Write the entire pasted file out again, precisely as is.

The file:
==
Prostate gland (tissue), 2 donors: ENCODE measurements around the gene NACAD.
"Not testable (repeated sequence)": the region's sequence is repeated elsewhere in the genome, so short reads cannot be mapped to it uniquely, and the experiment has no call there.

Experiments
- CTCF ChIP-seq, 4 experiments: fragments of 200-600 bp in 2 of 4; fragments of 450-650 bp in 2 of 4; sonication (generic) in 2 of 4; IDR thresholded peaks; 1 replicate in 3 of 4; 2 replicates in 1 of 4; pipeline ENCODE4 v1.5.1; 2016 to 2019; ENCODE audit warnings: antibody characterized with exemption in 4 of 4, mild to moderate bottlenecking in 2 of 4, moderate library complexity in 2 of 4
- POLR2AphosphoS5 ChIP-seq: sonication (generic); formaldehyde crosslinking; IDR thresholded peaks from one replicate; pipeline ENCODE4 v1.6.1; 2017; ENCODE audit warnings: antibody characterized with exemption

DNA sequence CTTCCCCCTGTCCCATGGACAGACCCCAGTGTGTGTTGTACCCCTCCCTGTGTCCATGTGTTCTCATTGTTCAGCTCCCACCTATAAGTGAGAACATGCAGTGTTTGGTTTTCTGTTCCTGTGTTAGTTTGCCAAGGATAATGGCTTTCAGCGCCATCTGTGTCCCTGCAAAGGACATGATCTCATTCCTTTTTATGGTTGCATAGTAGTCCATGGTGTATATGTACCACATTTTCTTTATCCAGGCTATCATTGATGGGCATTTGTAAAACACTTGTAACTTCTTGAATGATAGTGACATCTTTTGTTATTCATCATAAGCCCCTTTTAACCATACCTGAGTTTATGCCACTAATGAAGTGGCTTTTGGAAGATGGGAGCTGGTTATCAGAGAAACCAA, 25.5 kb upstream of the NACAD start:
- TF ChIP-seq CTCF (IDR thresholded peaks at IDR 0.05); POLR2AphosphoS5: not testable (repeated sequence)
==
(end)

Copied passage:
Prostate gland (tissue), 2 donors: ENCODE measurements around the gene NACAD.
"Not testable (repeated sequence)": the region's sequence is repeated elsewhere in the genome, so short reads cannot be mapped to it uniquely, and the experiment has no call there.

Experiments
- CTCF ChIP-seq, 4 experiments: fragments of 200-600 bp in 2 of 4; fragments of 450-650 bp in 2 of 4; sonication (generic) in 2 of 4; IDR thresholded peaks; 1 replicate in 3 of 4; 2 replicates in 1 of 4; pipeline ENCODE4 v1.5.1; 2016 to 2019; ENCODE audit warnings: antibody characterized with exemption in 4 of 4, mild to moderate bottlenecking in 2 of 4, moderate library complexity in 2 of 4
- POLR2AphosphoS5 ChIP-seq: sonication (generic); formaldehyde crosslinking; IDR thresholded peaks from one replicate; pipeline ENCODE4 v1.6.1; 2017; ENCODE audit warnings: antibody characterized with exemption

DNA sequence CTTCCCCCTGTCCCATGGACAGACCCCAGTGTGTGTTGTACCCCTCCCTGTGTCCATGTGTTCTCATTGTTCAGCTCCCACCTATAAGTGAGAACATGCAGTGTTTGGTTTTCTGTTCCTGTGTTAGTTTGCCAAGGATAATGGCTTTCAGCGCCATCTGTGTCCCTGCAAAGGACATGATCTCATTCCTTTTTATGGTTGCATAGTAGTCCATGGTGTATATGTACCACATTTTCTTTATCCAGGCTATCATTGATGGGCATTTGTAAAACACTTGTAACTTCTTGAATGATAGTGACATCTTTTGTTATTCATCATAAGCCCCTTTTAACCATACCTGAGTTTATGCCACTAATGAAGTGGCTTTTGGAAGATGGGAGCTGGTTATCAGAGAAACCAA, 25.5 kb upstream of the NACAD start:
- TF ChIP-seq CTCF (IDR thresholded peaks at IDR 0.05); POLR2AphosphoS5: not testable (repeated sequence)